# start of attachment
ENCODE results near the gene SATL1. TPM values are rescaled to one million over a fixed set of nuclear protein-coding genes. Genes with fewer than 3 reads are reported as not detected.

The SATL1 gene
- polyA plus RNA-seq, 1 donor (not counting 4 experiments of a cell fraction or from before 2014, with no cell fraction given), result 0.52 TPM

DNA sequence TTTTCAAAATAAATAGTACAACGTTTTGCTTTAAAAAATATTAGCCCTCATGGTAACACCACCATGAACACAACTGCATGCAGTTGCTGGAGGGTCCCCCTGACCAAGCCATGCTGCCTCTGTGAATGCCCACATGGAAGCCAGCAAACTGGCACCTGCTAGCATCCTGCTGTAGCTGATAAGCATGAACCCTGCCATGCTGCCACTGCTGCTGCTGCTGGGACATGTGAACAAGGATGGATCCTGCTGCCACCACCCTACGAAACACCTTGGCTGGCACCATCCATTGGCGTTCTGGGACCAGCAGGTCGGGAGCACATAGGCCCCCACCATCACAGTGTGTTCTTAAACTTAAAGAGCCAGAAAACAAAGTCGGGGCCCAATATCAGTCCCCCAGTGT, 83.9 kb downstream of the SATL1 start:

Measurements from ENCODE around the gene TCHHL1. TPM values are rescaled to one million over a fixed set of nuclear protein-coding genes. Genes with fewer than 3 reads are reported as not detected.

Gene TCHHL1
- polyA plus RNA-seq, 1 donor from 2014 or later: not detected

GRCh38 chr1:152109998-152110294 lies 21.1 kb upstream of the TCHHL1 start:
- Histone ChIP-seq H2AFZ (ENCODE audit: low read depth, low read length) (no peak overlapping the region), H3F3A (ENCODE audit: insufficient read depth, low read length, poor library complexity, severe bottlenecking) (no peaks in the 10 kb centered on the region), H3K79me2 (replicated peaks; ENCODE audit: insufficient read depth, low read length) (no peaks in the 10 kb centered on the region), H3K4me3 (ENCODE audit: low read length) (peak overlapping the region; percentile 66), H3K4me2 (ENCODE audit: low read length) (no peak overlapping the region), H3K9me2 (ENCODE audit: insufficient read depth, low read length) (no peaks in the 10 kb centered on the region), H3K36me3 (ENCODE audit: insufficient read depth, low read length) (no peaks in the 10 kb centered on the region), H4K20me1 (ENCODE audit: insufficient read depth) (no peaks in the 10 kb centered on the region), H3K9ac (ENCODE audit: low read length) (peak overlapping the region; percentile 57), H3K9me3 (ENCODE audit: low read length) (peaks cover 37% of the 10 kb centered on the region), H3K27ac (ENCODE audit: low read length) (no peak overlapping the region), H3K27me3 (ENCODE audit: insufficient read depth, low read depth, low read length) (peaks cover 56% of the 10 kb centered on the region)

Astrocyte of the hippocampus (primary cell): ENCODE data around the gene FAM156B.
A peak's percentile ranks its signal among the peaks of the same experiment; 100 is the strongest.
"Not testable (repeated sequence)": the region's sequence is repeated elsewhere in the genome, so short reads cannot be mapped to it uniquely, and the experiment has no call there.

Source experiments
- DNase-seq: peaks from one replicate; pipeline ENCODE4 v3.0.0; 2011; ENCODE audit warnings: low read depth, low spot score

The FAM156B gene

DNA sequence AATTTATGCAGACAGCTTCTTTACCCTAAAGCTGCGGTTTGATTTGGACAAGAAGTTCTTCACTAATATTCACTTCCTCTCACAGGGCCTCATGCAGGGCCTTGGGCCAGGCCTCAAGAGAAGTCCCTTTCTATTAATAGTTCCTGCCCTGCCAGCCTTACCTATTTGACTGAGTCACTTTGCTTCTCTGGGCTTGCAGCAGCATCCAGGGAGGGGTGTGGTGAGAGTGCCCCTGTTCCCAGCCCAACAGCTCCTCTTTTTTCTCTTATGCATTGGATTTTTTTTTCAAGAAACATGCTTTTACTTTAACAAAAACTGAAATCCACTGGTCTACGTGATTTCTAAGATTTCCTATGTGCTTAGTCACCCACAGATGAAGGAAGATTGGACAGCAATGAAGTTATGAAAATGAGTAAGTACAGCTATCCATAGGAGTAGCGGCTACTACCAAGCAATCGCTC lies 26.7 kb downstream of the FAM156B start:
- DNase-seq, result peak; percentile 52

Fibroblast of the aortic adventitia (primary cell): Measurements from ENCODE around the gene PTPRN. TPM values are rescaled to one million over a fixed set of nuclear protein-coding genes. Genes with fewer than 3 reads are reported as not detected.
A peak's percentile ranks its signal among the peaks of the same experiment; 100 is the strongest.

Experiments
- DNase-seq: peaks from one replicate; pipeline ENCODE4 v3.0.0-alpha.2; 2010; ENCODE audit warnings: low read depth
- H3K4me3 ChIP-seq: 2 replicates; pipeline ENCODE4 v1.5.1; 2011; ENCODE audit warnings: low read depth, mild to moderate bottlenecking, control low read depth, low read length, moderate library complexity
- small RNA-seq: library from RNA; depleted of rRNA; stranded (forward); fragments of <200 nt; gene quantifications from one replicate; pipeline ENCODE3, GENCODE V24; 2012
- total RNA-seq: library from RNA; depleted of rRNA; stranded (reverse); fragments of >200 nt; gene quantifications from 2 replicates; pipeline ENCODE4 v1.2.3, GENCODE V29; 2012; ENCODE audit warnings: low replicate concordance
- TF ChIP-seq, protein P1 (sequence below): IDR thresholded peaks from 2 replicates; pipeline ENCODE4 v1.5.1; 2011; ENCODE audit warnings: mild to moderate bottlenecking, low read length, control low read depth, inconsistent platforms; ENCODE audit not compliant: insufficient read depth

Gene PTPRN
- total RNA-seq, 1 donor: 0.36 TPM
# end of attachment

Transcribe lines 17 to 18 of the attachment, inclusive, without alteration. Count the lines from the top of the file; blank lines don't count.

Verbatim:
- DNase-seq, result peak; percentile 52

Fibroblast of the aortic adventitia (primary cell): Measurements from ENCODE around the gene PTPRN. TPM values are rescaled to one million over a fixed set of nuclear protein-coding genes. Genes with fewer than 3 reads are reported as not detected.